ROBINSONI think it was early voting. You know, we had a large population that went to the polls early, and part of that group was influenced early on about the whole can you get me some money. And Rushern Baker, who is a county executive from Prince George's County, asked people from MGM and the Caesars folks, we need more money.
ROBINSONAnd they put out more ads. But there -- what I thought was even more interesting was the percentage that Prince Georgians actually voted for this particular event. You know, people said this election was about jobs, and I think people were voting with their pocketbooks on this thing. They looked around and said, look, we're also where you're getting jobs from, and this is going to be a job creator whether you like or not, even if you're against the gambling. The question was always, what's going to happen to the money after you make the money?
ROBINSONAnd, look, MGM and Caesars didn't come in here thinking they were going to lose money. They know they're going to make a lot of money from my good friend Tom Davis and his friends down in Virginia. They want him to come across that bridge and bring everything that they have in order to, you know, jack up our coffers 'cause, you know, our secretary of state doesn't want to do the same thing the guy from West Virginia did. Please bring me your money now.
NNAMDIOK. Well, you have exploded my hypothesis. And that is, you think I'm going to tell my pastor and my poster that I'm going to vote for gambling? Come on. Here is Trisha in Washington, D.C. Trisha, you're on the air. Go ahead, please.
TRISHAHi, Kojo. Thank you for taking my call. I wanted to say that I think the big takeaway from last night is women. And I think that it's very interesting to hear how super PACs have affected the race and how spending money has affected it. But I think that facts mattered in this election, and I think that actions mattered. And I think women across the country saw what Republican legislatures were doing to women's rights. And I think, for example, in Virginia where the race was very close, the transvaginal ultrasound law mobilized a lot of women to get out and to knock on doors.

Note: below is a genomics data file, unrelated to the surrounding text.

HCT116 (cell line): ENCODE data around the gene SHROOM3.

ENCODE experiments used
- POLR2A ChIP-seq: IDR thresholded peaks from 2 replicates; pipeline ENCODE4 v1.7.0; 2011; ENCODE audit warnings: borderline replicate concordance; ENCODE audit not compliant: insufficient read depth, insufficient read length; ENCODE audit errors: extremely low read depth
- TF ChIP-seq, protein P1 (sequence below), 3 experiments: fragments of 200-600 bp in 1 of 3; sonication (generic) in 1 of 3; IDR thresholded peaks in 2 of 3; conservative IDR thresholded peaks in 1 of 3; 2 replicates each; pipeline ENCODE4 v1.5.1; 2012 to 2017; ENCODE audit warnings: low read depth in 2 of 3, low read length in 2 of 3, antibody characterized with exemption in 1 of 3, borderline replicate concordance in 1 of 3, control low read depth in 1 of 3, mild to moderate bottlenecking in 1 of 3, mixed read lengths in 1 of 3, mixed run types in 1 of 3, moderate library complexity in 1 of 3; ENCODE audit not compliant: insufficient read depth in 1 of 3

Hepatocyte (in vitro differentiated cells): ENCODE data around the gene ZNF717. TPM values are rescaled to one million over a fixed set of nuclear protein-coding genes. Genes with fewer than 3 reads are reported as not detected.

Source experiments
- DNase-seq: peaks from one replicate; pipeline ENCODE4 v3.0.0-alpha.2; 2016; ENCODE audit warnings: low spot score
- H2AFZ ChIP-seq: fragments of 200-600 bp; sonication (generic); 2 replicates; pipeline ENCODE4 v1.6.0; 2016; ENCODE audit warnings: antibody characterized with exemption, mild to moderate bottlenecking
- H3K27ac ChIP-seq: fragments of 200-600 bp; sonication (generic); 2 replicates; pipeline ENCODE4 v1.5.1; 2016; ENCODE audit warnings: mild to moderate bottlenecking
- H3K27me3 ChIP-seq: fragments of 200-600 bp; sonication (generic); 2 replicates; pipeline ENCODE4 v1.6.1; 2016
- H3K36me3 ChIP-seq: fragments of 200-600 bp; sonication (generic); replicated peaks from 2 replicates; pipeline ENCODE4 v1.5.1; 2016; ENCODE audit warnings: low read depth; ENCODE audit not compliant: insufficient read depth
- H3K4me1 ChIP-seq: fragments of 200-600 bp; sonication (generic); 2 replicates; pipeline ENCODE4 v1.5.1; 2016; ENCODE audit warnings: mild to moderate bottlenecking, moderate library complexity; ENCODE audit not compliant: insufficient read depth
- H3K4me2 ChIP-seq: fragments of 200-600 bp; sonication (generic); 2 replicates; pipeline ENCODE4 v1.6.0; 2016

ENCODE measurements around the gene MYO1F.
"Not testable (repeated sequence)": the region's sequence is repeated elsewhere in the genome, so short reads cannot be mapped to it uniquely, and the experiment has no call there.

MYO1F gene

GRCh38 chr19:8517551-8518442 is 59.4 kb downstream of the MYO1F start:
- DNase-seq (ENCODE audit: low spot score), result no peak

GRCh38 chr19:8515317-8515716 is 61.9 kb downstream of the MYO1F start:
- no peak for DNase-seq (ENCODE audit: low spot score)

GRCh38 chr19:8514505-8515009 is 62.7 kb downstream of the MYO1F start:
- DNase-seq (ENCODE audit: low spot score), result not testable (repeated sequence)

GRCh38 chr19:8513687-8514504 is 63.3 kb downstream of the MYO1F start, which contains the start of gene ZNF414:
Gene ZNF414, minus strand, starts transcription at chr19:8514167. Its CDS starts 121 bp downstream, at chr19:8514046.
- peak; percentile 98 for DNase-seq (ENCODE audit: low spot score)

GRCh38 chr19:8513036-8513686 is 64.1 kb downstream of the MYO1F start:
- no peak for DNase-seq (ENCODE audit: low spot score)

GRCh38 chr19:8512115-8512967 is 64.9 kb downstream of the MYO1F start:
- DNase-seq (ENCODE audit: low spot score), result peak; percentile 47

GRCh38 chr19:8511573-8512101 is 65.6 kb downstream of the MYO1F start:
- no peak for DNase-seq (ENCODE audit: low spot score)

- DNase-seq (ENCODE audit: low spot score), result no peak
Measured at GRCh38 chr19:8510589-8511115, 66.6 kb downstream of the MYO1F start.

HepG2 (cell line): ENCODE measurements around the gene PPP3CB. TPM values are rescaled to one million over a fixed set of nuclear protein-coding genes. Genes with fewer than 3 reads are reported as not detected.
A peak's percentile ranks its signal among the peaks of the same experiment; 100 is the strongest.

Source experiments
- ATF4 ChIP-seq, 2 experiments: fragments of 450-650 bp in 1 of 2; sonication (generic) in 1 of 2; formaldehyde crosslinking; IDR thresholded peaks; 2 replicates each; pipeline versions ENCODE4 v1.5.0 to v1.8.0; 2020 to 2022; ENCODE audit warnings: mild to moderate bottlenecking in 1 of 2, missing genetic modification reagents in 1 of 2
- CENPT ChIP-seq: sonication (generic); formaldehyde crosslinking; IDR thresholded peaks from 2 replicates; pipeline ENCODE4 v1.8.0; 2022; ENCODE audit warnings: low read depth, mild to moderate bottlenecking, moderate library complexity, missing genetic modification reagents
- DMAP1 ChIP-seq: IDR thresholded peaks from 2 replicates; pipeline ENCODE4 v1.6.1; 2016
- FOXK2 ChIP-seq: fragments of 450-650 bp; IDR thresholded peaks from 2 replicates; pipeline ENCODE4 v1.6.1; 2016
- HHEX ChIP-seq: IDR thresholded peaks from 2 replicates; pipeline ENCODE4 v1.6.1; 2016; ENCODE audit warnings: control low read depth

TRISHAAnd I think that...
NNAMDIGo ahead, please.
TRISHAI think it had enormous effect, and I hope that the Republicans will listen to that message.
NNAMDITom Davis, do you think that Trisha is correct?
DAVISWell, it certainly got a lot of publicity in Richmond at this point, and I think there are probably some delegates who wish they had their votes on that are on the board for that now and have to run next year. But, you know, it's also the economy. Women aren't one issue, people. Abortion is a part of the equation. There are a lot of pro-life women. But it gets back into the holding. The Republican Party seems to be a bunch of angry white males sometimes in the way that they talk and their toughness on crime.
DAVISIf you'll listen to a successful politician's quiz, they know how to talk to women as well. Our party in Virginia, we don't run women statewide. We don't get active and recruit a lot of women candidates, which I think make great candidates. As you remember, I had a PAC at one point that was dedicated to finding women and minority candidates in the Republican Party.